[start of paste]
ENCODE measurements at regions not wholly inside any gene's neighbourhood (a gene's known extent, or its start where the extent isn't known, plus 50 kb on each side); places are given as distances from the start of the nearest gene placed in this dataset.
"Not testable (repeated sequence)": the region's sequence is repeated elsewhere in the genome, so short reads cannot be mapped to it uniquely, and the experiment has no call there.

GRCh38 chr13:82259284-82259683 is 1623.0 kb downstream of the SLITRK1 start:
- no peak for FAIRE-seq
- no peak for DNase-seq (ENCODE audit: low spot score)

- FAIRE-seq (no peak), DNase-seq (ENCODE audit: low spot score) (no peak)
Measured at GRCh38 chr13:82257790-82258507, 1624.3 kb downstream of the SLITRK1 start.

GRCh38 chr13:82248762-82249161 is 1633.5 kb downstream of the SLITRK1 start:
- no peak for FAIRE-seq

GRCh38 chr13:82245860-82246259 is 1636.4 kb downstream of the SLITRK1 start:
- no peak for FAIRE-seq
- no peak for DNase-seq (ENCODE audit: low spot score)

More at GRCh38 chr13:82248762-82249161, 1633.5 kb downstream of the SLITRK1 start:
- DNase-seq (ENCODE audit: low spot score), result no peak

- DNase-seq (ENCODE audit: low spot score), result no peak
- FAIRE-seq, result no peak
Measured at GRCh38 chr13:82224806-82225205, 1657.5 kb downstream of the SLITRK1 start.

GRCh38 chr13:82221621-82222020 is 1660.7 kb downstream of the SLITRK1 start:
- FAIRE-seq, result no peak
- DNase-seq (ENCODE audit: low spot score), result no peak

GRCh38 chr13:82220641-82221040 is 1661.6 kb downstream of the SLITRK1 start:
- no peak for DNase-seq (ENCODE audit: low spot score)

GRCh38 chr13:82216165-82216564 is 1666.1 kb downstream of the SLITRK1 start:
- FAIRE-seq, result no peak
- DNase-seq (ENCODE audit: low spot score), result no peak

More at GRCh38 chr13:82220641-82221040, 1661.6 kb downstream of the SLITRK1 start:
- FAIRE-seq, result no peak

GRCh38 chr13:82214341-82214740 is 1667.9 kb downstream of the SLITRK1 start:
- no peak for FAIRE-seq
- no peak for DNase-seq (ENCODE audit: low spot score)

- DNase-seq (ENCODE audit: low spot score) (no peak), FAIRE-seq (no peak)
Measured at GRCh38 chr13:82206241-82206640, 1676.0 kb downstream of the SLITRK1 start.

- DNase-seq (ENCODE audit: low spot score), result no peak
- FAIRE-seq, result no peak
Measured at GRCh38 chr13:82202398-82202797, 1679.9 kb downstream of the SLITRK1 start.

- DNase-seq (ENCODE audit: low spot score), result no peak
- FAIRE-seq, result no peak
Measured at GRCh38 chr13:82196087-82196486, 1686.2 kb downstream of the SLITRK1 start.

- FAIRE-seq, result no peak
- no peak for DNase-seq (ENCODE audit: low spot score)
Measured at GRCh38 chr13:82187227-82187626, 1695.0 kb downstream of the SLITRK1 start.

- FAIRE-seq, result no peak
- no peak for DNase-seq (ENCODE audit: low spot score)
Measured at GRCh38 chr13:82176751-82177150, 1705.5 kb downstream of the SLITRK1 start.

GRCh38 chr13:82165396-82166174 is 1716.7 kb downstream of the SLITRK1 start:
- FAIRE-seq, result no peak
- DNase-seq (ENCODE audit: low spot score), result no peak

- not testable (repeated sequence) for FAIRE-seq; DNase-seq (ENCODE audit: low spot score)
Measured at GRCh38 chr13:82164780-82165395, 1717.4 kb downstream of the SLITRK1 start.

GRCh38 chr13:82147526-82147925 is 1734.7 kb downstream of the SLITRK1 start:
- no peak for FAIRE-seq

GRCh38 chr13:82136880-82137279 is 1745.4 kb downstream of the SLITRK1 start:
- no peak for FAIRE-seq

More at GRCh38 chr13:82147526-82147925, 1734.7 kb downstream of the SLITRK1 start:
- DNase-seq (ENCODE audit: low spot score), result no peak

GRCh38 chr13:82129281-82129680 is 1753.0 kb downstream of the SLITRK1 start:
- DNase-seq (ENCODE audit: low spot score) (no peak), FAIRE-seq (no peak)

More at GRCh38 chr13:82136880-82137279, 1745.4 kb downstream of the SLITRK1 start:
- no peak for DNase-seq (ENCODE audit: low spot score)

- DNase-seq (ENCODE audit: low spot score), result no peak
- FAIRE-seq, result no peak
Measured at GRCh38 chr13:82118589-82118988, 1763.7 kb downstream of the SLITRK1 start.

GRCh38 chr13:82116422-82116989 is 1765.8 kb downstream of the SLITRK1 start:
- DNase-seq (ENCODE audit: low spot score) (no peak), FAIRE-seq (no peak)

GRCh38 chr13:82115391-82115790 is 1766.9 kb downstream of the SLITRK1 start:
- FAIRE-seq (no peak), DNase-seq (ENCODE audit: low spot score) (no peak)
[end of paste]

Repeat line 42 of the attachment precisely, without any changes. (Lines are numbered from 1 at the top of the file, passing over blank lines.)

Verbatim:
- FAIRE-seq, result no peak